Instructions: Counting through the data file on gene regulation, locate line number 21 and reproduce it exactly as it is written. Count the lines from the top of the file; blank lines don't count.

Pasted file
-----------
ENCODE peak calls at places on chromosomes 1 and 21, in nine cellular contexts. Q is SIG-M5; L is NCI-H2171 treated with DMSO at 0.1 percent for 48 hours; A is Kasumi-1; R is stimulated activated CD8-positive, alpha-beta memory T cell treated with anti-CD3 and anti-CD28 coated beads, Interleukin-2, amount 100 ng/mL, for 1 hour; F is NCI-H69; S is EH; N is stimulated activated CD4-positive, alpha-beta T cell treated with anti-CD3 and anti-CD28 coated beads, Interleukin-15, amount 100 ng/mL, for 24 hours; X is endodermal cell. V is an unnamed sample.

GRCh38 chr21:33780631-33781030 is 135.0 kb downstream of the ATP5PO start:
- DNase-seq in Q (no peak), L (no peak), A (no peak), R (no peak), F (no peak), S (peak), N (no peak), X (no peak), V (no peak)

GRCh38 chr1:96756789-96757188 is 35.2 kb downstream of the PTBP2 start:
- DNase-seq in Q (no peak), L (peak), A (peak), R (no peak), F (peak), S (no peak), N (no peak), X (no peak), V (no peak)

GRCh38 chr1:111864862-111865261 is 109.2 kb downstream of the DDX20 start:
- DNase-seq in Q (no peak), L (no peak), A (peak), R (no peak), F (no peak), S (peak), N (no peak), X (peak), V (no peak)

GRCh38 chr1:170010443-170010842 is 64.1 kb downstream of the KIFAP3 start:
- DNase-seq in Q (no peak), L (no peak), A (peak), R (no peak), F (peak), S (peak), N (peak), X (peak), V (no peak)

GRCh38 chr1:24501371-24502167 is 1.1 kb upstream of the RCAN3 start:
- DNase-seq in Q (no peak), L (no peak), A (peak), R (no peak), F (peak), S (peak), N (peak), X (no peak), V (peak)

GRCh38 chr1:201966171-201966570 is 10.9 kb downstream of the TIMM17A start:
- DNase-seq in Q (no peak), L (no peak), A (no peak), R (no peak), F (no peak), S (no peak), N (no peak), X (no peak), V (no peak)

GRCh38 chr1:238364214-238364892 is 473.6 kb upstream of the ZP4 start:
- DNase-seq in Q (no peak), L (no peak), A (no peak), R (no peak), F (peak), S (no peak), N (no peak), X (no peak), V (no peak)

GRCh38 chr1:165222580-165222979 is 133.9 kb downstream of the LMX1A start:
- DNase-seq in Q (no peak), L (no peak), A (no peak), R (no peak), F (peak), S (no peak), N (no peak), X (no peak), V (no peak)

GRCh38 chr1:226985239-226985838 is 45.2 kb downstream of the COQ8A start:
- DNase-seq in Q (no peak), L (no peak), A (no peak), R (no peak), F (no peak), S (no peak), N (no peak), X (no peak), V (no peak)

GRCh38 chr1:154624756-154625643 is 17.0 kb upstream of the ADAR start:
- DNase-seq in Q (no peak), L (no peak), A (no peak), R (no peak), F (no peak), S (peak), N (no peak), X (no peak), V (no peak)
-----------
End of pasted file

- DNase-seq in Q (no peak), L (no peak), A (no peak), R (no peak), F (no peak), S (peak), N (no peak), X (no peak), V (no peak)